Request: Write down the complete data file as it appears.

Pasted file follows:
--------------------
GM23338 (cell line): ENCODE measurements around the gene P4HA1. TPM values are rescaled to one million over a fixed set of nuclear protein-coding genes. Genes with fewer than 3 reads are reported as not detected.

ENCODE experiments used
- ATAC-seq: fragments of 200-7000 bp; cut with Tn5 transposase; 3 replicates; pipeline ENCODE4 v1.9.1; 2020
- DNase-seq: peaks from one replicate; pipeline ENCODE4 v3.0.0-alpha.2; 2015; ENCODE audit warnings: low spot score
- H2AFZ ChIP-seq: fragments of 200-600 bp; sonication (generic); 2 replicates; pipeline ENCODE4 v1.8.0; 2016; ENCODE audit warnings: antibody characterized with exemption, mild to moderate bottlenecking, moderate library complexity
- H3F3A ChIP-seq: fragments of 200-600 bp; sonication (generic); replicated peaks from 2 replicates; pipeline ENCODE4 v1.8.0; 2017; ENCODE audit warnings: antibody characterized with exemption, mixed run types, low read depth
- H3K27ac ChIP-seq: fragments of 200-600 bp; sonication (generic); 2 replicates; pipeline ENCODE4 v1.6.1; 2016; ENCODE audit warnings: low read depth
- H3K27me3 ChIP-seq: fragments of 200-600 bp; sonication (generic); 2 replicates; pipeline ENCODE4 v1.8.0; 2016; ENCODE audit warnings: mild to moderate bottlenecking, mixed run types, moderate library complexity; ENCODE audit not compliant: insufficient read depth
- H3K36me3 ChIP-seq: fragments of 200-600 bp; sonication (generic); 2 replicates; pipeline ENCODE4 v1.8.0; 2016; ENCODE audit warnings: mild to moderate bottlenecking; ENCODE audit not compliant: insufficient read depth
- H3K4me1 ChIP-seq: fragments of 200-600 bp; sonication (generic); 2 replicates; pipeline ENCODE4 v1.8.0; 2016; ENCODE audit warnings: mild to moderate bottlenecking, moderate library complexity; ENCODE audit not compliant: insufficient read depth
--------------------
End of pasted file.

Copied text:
GM23338 (cell line): ENCODE measurements around the gene P4HA1. TPM values are rescaled to one million over a fixed set of nuclear protein-coding genes. Genes with fewer than 3 reads are reported as not detected.

ENCODE experiments used
- ATAC-seq: fragments of 200-7000 bp; cut with Tn5 transposase; 3 replicates; pipeline ENCODE4 v1.9.1; 2020
- DNase-seq: peaks from one replicate; pipeline ENCODE4 v3.0.0-alpha.2; 2015; ENCODE audit warnings: low spot score
- H2AFZ ChIP-seq: fragments of 200-600 bp; sonication (generic); 2 replicates; pipeline ENCODE4 v1.8.0; 2016; ENCODE audit warnings: antibody characterized with exemption, mild to moderate bottlenecking, moderate library complexity
- H3F3A ChIP-seq: fragments of 200-600 bp; sonication (generic); replicated peaks from 2 replicates; pipeline ENCODE4 v1.8.0; 2017; ENCODE audit warnings: antibody characterized with exemption, mixed run types, low read depth
- H3K27ac ChIP-seq: fragments of 200-600 bp; sonication (generic); 2 replicates; pipeline ENCODE4 v1.6.1; 2016; ENCODE audit warnings: low read depth
- H3K27me3 ChIP-seq: fragments of 200-600 bp; sonication (generic); 2 replicates; pipeline ENCODE4 v1.8.0; 2016; ENCODE audit warnings: mild to moderate bottlenecking, mixed run types, moderate library complexity; ENCODE audit not compliant: insufficient read depth
- H3K36me3 ChIP-seq: fragments of 200-600 bp; sonication (generic); 2 replicates; pipeline ENCODE4 v1.8.0; 2016; ENCODE audit warnings: mild to moderate bottlenecking; ENCODE audit not compliant: insufficient read depth
- H3K4me1 ChIP-seq: fragments of 200-600 bp; sonication (generic); 2 replicates; pipeline ENCODE4 v1.8.0; 2016; ENCODE audit warnings: mild to moderate bottlenecking, moderate library complexity; ENCODE audit not compliant: insufficient read depth